This includes any photos of the accident, police reports, eyewitness accounts, and the insurance information of other parties involved. Many commercial trucks now have vehicle-mounted cameras, and their footage can be crucial to the claims process. If video evidence is available, it should be stored securely, and copies made available for all parties involved.

Documents like emergency responder records, hospital bills, after-care and therapy documentation, and evidence of accident-related costs should also be retained to keep proper legal records.

How Legal Proceedings Take Place

When a road accident involving standard passenger motor vehicles takes place, the plaintiff will usually make a claim to recover damages with the responsible driver’s insurance carrier. However, accidents that involve commercial vehicles like trucks can involve numerous potential defendants.

Upon being involved in an accident, the attorney brought in to assess the case will identify all the defendants, and contact their chosen insurance companies. These defendants could include the truck driver, the truck’s owner or lessor, and the employer of the driver, among other parties.

As an example, consider an accident that involves a vehicle owned by a national logistics company. The business may hire fleets of trucks from many owners across the nation, and they may employ their own drivers or subcontract them from an outside organization. Depending on the factors involved in the accident, the driver, truck owner, national company, and the driver’s employer may all be held legally responsible.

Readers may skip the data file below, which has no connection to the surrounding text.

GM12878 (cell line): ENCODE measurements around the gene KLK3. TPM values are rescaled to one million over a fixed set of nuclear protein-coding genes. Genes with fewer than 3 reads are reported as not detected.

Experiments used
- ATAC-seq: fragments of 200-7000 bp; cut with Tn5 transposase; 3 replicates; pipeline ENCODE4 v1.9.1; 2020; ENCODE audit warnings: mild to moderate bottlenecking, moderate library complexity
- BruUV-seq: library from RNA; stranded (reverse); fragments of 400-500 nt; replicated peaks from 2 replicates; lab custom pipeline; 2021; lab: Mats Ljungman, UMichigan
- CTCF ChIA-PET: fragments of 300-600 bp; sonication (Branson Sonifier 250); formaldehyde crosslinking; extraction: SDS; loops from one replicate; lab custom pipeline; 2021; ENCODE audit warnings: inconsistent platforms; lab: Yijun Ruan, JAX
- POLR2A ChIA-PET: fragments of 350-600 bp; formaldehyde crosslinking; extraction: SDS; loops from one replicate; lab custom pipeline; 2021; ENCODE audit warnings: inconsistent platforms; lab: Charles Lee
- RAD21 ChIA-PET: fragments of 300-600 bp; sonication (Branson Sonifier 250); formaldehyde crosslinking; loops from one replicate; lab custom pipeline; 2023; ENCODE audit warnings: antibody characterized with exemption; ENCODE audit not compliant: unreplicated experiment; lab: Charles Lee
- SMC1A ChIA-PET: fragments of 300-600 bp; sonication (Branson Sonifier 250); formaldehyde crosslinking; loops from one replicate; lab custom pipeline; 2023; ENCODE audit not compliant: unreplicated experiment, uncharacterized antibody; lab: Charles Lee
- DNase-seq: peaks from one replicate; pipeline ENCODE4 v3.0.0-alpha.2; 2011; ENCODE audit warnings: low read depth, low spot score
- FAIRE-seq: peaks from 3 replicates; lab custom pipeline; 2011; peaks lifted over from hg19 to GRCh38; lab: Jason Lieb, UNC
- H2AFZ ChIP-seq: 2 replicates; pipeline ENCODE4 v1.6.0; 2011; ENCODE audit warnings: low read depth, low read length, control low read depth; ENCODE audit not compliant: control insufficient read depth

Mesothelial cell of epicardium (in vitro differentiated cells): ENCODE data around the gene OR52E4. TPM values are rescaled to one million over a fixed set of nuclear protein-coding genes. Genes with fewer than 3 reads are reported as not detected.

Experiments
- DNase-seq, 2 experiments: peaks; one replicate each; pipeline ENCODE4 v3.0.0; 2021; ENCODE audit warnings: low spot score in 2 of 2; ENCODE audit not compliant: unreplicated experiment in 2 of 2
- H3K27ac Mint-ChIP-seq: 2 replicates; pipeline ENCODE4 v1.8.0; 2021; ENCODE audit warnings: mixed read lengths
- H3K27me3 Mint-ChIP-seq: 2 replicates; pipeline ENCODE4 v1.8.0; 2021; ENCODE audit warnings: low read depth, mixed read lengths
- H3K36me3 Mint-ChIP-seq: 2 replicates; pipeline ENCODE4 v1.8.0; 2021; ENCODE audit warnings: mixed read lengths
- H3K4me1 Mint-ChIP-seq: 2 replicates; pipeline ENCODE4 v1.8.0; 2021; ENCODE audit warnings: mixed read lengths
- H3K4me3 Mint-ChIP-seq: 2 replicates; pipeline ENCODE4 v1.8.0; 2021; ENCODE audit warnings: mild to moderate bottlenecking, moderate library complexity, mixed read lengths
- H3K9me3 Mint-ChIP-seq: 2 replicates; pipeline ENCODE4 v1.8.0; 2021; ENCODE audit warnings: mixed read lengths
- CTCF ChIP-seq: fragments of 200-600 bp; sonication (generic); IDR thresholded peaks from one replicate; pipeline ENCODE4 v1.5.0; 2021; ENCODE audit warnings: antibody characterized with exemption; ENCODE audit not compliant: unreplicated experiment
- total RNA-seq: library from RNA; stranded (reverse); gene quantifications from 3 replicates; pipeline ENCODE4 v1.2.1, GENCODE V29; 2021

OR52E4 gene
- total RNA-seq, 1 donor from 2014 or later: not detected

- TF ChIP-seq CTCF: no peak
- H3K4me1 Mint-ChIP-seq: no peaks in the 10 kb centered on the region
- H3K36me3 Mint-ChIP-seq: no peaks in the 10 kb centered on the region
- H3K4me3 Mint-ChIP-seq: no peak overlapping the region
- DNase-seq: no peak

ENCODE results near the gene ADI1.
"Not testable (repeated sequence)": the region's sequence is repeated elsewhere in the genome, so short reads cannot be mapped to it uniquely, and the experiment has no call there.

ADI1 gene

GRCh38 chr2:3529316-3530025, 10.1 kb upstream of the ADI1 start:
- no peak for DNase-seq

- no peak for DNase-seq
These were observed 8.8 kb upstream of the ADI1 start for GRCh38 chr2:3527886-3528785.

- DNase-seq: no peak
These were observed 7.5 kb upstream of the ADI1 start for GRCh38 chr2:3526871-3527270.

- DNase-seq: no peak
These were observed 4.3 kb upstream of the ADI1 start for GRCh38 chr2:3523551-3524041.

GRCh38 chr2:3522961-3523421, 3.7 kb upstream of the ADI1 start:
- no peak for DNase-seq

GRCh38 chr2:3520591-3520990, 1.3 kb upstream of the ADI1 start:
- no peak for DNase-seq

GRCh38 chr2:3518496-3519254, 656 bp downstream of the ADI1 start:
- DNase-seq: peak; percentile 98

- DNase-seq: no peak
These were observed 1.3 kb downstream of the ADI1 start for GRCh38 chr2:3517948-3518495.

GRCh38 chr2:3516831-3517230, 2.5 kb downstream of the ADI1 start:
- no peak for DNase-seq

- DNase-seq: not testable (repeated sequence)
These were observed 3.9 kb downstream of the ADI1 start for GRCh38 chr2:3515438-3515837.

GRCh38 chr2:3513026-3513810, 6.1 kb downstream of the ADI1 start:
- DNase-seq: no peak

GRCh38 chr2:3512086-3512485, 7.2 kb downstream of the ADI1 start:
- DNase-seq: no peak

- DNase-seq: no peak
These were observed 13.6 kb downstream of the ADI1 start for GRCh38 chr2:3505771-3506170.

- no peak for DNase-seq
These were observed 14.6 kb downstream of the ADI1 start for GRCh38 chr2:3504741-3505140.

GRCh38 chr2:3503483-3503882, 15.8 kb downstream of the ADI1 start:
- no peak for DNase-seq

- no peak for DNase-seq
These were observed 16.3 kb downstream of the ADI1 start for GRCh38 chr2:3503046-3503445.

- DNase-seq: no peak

Once these responsible parties have been identified, an attorney will supply each defendant’s insurance carrier with a notice of representation. The victim’s attorney will issue a demand letter to each insurance company representing the defendants to inform them of the types and costs of damages the victim is seeking.

The Medical Assessment Process

While the lawyer investigates the accident further and identifies the defendants involved, medical professionals will check in on the victim’s medical diagnoses. This medical prognosis needs to be properly confirmed before the damages can be assessed.

Depending on how severe the sustained injuries are, this process can take weeks, or even months, to complete. Some victims may require a number of surgeries or long-term treatments and rehabilitation processes before the impacts of an accident can be properly gauged by a physician.

To Settle or Not to Settle?

Once a prognosis has been reached, medical experts will reassess the case to determine past and future medical costs, lost income, and the future financial impacts of the injuries on the victim’s ability to earn a living. This process may require the input of occupational professionals, economists, vocational experts, and doctors, among other specialists. Once the damages have been calculated, the lawyer will submit a letter of demand to the relevant insurance companies.

Then, once the defendants’ insurers have been notified, adjusters and attorneys will begin to negotiate a settlement agreement based on the demand letters’ stipulations. Insurers may also call in their own experts to assess the prognosis and develop a counteroffer.

If the parties involved are not able to come to an agreement, the case will proceed to trial to be settled in a court of law.